Netflix has been testing a new ‘shuffle play’ feature that presents a programme recommended on the basis of their user profile. The aim is to avoid the problem of deciding what to watch that many users face when confronted with a large choice of viewing options.
The new button appears on the Netflix app for television devices for some users, on the home screen, beneath the user profile icon.
The idea is to give users something to watch by default, based on their profile. That could be a title that the user is currently watching, one that has been saved to their list, or one that is similar to something previously watched.
In other words, it will make it more like a television experience, where you turn it on and there is something to watch.
Ideally, that will be something that you actually want to watch, which remains a challenge, as viewers have various emotional need states.
The term ‘shuffle play’ has long been associated with music playback, allowing tracks to be played back in a random order. Apple even released a product, the iPod Shuffle, in 2005, which played back tracks in random order.
Yet music is used rather differently to other media. It bears repetition and can benefit from an element of random playback, at least for popular music tracks that do not necessarily depend upon a particular sequencing.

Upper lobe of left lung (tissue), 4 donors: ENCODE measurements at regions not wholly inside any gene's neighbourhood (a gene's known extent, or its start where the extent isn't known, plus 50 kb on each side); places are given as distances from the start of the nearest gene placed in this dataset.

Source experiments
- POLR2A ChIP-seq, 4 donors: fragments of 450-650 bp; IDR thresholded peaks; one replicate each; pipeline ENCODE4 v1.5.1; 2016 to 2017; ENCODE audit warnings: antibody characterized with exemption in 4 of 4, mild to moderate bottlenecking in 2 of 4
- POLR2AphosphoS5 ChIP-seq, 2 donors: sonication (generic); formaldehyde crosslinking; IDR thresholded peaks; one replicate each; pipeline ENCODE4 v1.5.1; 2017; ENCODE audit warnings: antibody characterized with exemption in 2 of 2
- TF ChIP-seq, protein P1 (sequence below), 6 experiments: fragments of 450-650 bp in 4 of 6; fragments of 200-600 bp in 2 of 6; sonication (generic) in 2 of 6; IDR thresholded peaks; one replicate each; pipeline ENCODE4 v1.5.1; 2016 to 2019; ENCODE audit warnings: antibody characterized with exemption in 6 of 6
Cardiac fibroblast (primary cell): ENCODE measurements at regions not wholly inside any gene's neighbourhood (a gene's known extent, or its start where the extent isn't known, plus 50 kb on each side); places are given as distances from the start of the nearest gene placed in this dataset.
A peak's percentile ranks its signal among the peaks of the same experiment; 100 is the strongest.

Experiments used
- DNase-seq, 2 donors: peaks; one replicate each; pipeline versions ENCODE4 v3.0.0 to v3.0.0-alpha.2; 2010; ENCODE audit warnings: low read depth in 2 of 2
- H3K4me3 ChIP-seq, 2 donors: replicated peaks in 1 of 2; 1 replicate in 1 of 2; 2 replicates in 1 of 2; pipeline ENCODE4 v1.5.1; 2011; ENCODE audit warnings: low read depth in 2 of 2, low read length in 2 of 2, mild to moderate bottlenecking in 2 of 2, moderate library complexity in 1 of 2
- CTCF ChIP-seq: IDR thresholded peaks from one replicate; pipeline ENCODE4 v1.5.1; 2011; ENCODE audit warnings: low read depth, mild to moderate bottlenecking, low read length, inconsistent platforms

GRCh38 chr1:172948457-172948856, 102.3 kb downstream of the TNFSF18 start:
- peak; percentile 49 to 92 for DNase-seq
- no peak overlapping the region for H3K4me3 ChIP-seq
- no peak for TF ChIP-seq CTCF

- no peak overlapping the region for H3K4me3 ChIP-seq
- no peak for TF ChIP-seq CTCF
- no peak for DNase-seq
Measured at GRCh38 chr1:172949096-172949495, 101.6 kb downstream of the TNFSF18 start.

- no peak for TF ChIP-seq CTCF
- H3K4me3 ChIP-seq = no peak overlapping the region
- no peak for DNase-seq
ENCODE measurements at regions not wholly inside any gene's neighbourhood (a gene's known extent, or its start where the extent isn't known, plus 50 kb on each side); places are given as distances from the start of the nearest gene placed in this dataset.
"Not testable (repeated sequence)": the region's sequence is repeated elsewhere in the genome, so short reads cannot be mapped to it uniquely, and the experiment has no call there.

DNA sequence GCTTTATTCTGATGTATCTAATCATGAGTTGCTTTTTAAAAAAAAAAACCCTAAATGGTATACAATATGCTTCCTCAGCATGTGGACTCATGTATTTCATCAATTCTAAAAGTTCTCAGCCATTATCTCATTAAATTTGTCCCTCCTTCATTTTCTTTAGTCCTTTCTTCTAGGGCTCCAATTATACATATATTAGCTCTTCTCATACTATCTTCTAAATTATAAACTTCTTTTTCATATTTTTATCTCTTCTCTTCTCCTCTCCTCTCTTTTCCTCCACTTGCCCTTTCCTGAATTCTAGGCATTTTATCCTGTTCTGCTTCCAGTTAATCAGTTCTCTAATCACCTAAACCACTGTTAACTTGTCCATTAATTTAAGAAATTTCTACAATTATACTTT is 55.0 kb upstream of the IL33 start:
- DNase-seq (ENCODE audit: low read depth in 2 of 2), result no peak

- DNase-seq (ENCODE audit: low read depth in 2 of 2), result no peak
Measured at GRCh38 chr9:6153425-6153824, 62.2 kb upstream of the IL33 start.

Another version of the concept being tested involves a ‘Play Something’ option in the menu bar.
The problem with online video services is that while they may have tens of thousands of titles and episodes, some of which users may have already shortlisted for viewing, it can still be difficult to decide what to watch. So users end up scrolling through rows of images in search of inspiration, often failing to find anything new.
Back in 1992, Bruce Springsteen complained of having ‘57 Channels (And Nothin’ On)’. It seems that endless choice has not made deciding what to watch any easier.
The opportunity to let Netflix choose what users will want to watch may seem appealing to some, but it rather goes against the proposition of video on demand, which has been presented as what you want, when, you want, where you want.
Some cynics have even suggested that Netflix might be inclined to promote their own original productions. After all, television channels spend a lot of time promoting their own programming and trying to persuade viewers to continue watching.
Netflix says it is testing the feature and will compare the results from different tests to determine whether to offer it as part of the service. “We run these tests in different countries and for different periods of time — and only make them broadly available if people find them useful.”